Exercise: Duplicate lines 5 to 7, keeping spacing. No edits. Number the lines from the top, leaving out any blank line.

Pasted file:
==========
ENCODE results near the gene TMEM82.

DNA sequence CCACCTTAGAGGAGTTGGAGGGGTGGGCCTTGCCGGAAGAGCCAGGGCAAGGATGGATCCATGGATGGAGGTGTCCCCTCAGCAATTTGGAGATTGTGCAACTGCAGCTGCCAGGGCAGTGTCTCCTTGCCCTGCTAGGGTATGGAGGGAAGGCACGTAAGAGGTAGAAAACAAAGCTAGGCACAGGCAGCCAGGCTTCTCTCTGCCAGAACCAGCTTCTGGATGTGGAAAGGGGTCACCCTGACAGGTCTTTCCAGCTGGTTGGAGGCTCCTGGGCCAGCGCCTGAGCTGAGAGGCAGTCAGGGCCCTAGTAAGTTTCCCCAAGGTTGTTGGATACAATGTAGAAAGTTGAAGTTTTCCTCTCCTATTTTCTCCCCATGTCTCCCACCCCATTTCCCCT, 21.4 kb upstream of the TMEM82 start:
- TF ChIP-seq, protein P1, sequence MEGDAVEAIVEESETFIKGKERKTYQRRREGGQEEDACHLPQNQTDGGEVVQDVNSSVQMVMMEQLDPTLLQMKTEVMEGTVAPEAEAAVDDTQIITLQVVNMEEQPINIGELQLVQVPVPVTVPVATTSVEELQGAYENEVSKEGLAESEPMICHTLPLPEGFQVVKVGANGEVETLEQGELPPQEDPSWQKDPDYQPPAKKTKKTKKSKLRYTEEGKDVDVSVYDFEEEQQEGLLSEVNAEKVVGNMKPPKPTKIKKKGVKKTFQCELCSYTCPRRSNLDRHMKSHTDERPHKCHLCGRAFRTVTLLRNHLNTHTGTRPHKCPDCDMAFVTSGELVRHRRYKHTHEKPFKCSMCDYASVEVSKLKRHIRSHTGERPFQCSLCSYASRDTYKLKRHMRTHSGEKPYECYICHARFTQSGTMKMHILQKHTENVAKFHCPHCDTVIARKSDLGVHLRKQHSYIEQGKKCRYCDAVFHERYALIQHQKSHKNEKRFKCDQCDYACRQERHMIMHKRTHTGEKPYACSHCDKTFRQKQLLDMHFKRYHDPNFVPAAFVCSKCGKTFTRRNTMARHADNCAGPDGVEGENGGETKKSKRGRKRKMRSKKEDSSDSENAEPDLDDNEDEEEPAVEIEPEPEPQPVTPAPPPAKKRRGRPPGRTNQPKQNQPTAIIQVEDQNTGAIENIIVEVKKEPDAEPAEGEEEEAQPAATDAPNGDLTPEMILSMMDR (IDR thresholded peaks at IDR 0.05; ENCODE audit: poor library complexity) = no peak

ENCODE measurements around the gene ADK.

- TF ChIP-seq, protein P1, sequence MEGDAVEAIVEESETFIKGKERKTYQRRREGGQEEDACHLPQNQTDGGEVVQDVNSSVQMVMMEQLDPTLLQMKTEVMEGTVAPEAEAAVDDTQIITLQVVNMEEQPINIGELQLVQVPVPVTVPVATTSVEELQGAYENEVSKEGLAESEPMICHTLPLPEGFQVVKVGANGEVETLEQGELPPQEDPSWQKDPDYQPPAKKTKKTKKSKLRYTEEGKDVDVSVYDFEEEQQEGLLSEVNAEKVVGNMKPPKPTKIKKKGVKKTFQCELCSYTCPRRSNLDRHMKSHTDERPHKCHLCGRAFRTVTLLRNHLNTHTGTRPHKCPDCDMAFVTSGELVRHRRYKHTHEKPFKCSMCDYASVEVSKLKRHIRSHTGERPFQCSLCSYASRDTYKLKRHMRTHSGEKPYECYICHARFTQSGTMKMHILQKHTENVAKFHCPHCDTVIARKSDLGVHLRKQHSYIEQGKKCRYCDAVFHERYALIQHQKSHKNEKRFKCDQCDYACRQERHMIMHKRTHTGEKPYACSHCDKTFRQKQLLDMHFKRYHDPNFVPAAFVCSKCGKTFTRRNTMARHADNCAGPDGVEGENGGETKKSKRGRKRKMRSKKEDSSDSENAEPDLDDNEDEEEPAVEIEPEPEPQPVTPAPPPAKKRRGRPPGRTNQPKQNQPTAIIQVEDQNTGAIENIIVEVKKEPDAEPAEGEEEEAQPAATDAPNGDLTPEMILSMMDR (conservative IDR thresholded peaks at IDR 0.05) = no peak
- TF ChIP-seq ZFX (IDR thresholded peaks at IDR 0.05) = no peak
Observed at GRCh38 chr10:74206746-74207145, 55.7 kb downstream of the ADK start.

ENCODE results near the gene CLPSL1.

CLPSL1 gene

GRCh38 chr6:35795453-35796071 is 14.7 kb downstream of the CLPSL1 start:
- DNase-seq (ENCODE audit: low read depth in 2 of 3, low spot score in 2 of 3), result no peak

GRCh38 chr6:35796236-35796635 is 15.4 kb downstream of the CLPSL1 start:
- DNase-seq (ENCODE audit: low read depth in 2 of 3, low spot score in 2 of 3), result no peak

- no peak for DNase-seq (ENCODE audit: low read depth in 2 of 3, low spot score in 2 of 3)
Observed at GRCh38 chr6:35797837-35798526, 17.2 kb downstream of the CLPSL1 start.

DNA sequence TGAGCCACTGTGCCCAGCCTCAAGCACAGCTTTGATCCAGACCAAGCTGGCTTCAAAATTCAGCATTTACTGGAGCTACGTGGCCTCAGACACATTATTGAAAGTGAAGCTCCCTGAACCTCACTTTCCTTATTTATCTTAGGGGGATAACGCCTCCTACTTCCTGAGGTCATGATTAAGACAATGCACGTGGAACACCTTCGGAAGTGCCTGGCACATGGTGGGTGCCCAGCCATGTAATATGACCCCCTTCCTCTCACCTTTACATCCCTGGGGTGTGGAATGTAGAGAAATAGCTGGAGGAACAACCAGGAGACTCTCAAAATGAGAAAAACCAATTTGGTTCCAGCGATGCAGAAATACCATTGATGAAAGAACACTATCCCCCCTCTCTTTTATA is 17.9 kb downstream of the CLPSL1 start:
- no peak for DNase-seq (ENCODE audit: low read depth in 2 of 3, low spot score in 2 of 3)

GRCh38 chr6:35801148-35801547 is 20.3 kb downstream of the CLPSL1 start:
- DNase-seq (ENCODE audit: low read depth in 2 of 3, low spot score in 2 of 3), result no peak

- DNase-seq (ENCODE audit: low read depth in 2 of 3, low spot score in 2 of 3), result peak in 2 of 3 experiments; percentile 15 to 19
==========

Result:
- TF ChIP-seq, protein P1, sequence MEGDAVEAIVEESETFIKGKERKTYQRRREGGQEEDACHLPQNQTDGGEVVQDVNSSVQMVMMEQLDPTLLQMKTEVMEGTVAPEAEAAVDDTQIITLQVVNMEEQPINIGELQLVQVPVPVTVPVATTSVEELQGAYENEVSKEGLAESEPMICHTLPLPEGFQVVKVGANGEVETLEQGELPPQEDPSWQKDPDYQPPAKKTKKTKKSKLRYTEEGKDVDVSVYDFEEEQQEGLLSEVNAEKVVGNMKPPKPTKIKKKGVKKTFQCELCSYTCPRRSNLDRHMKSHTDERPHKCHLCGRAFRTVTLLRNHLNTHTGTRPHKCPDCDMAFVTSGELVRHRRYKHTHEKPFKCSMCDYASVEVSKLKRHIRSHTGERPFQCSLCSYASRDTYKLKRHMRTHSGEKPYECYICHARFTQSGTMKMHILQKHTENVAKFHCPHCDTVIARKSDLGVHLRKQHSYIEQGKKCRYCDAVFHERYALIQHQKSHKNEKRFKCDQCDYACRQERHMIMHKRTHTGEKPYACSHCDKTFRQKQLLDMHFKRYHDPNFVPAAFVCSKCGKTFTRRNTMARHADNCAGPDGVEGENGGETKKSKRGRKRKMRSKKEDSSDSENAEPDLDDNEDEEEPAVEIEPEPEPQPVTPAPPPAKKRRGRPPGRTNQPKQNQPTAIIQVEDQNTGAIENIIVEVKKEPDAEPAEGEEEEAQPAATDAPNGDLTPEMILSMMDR (conservative IDR thresholded peaks at IDR 0.05) = no peak
- TF ChIP-seq ZFX (IDR thresholded peaks at IDR 0.05) = no peak
Observed at GRCh38 chr10:74206746-74207145, 55.7 kb downstream of the ADK start.